Giving with a Purpose

What to do about the poor is a topic that has been discussed in Christian circles for ages, and I’m not going to solve the world’s problems here. Complaining about the commercialization of Christmas has also been discussed and re-discussed. Enough with the talking! What can we do about it?

First and foremost, ask Jesus how He would like His birthday celebrated! His answer might surprise you. But don’t ask unless you intend to follow through and do what He says.

Just in case He mentions something about re-focusing your holiday efforts,  I’d like to suggest a few practices you might incorporate into your Christmas tradition—or even participate in all year. They can at least get us pointed in the right direction.

  • Don’t let “stuff” be the focus of Christmas. Set a reasonable budget and stick to it. Let your gifts be thoughtful rather than expensive. Give the gift of yourself—time spent with family and friends, perhaps an outing together. I like to complete my Christmas shopping (or finish hand-made gifts) before Thanksgiving so that I’m not distracted during Advent.

  • Make time for reaching out and blessing others. Our small group adopts a needy local family (vetted by our church), usually a single mom and some kids, and provides them with a holiday food basket and Christmas gifts. Or you could dish out meals at a soup kitchen, donate to a toy drive, or ring a bell for the Salvation Army. Can you repair a car, fix a computer, or bake special cookies? If you have a special skill, consider how you can use that to help others.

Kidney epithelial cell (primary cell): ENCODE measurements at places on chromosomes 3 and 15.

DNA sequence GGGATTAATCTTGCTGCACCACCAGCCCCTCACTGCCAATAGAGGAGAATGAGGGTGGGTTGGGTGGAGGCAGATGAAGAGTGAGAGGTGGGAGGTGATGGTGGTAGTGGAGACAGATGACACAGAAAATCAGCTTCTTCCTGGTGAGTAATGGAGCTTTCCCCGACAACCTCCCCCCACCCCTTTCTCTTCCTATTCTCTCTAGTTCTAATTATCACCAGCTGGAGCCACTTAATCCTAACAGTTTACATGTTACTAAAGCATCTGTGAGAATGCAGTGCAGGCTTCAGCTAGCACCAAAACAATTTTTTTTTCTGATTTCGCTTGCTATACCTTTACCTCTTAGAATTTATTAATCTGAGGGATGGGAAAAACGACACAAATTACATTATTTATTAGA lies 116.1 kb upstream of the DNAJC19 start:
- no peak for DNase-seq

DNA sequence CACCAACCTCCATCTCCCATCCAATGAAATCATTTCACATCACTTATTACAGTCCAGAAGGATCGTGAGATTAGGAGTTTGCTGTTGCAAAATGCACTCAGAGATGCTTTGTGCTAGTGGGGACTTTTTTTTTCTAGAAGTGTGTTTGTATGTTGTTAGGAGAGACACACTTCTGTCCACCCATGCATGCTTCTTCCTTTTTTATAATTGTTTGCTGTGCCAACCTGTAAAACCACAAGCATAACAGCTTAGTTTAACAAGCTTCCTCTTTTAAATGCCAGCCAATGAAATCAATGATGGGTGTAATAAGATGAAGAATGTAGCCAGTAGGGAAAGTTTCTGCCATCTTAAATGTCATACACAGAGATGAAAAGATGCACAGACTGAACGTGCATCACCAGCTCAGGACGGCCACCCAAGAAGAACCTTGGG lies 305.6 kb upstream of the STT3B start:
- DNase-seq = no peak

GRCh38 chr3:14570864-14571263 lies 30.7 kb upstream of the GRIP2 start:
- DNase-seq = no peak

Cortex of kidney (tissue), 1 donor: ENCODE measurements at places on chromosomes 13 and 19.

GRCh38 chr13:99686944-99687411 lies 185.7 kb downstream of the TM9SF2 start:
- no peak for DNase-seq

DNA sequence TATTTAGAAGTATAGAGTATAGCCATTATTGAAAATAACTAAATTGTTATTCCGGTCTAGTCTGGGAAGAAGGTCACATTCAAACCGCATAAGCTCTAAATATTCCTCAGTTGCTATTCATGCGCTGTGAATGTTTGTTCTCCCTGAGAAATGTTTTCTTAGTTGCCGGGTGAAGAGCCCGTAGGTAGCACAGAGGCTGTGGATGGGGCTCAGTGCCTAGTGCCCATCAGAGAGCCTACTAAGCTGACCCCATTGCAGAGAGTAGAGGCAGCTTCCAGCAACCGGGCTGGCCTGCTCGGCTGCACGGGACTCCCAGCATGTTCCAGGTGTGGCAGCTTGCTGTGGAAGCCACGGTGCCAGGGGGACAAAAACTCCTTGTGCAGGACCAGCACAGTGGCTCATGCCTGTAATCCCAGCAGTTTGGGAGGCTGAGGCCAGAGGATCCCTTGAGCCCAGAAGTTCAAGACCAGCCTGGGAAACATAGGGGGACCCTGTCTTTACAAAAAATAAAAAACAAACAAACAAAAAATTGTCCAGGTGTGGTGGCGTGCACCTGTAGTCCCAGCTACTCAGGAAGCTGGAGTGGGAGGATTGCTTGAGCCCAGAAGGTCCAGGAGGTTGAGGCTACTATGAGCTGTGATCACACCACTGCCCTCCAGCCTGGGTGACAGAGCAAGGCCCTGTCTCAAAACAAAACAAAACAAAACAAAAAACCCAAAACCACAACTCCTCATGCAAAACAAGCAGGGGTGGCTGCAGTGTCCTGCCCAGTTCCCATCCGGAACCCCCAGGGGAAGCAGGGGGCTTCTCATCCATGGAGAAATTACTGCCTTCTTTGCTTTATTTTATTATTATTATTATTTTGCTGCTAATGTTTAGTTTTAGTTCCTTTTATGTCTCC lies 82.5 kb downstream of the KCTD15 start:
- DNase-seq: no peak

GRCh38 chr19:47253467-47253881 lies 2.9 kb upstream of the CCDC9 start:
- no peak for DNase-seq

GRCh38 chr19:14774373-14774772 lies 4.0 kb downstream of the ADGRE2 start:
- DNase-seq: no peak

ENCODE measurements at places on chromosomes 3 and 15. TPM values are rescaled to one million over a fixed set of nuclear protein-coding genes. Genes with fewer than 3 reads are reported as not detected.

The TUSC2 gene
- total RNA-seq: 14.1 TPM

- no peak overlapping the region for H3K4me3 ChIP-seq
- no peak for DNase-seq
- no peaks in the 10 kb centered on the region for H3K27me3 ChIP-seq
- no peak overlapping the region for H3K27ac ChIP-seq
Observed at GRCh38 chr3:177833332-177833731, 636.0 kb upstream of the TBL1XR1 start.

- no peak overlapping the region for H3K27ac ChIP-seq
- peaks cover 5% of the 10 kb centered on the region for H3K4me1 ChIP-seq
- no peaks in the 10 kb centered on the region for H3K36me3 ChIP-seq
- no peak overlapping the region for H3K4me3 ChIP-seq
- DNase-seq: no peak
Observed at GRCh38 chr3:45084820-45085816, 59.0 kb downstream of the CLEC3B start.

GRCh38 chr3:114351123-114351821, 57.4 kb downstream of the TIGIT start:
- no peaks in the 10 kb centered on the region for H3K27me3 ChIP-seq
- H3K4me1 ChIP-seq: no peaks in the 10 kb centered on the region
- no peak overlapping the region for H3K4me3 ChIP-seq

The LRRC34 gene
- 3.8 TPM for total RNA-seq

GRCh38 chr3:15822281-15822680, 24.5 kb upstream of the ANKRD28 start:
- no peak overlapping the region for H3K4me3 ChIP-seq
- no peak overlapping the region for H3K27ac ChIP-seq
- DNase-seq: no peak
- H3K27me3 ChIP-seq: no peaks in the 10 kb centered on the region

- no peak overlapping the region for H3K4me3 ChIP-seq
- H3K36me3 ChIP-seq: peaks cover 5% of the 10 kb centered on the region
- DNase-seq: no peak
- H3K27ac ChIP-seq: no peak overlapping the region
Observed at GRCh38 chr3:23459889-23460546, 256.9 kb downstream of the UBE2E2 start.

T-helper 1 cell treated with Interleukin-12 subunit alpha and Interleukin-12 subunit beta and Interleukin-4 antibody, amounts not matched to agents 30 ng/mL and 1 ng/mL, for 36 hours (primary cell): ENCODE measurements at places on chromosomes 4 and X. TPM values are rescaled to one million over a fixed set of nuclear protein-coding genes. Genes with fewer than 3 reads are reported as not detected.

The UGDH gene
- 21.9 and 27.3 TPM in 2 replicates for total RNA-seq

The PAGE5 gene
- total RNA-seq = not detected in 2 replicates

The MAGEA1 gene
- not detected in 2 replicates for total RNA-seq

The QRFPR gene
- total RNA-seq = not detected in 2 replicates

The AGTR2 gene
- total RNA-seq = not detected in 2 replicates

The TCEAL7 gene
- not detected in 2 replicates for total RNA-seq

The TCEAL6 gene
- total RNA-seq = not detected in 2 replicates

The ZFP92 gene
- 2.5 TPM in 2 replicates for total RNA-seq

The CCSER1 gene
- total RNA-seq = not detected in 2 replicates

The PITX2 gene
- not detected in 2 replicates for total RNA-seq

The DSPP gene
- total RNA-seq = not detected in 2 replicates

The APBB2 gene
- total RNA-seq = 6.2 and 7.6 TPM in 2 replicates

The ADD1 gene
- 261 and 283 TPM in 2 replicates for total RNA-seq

• Include the poor in your giving. Lots of relief and development organizations, both faith-based and secular, have gift catalogs where you can “give” your loved ones a goat, school supplies, or perhaps counseling for a rescued trafficking victim. If you need someplace to get started, I highly recommend Partners International’s Harvest of Hope catalog. Last year I “received” some chickens and support for an accused “witch” (usually just a widow guilty of nothing more than being old). I like how these gifts are specific, and you can track their impact on the recipients on the catalog website.

   This short video illustrates how a goat can transform an entire community!

  • Think fair trade. Choose gifts that bless both the receiver and those who produced them. From chocolate to jewelry to scarves to coffee, fair trade items may cost a little more, but you’re not just buying a gift, you’re supporting justice. I’ve been delighted with the items I’ve purchased from Trade as One.
  • Nora's home_Gege-Swaziland_LAH_9272

    Nora sews for Timbali.

    Timbali Crafts, a co-op established by our missionary hosts, sells hand-sewn items produced by the women and older school girls we met in Swaziland. The money they earn goes to provide food, school uniforms and books, and other necessities. I was impressed by the high quality of the items we saw for sale, and had fun spending some of my Christmas budget there.

  • If none of these grab your interest, check out the list on Re-Imagining Christmas, by Marla Taviano for ten more ideas.

This short list is just a beginning. What other idea do yo have?

We may not be able to change the whole world, but we can do our part to proclaim the kingdom of God.

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